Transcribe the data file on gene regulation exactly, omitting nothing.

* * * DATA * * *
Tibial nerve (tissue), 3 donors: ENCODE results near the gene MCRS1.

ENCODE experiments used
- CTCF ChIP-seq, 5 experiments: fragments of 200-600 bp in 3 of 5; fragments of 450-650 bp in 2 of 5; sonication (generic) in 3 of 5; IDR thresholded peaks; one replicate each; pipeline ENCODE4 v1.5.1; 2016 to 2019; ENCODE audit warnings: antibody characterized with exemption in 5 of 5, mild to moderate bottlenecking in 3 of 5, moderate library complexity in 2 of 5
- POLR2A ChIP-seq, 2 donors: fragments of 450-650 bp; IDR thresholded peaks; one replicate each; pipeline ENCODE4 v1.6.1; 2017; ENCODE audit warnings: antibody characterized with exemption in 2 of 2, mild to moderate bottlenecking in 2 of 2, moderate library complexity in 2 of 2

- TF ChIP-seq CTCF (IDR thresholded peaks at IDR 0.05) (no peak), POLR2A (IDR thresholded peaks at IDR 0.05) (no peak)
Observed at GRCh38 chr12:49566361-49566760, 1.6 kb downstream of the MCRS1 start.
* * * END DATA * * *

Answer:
Tibial nerve (tissue), 3 donors: ENCODE results near the gene MCRS1.

ENCODE experiments used
- CTCF ChIP-seq, 5 experiments: fragments of 200-600 bp in 3 of 5; fragments of 450-650 bp in 2 of 5; sonication (generic) in 3 of 5; IDR thresholded peaks; one replicate each; pipeline ENCODE4 v1.5.1; 2016 to 2019; ENCODE audit warnings: antibody characterized with exemption in 5 of 5, mild to moderate bottlenecking in 3 of 5, moderate library complexity in 2 of 5
- POLR2A ChIP-seq, 2 donors: fragments of 450-650 bp; IDR thresholded peaks; one replicate each; pipeline ENCODE4 v1.6.1; 2017; ENCODE audit warnings: antibody characterized with exemption in 2 of 2, mild to moderate bottlenecking in 2 of 2, moderate library complexity in 2 of 2

- TF ChIP-seq CTCF (IDR thresholded peaks at IDR 0.05) (no peak), POLR2A (IDR thresholded peaks at IDR 0.05) (no peak)
Observed at GRCh38 chr12:49566361-49566760, 1.6 kb downstream of the MCRS1 start.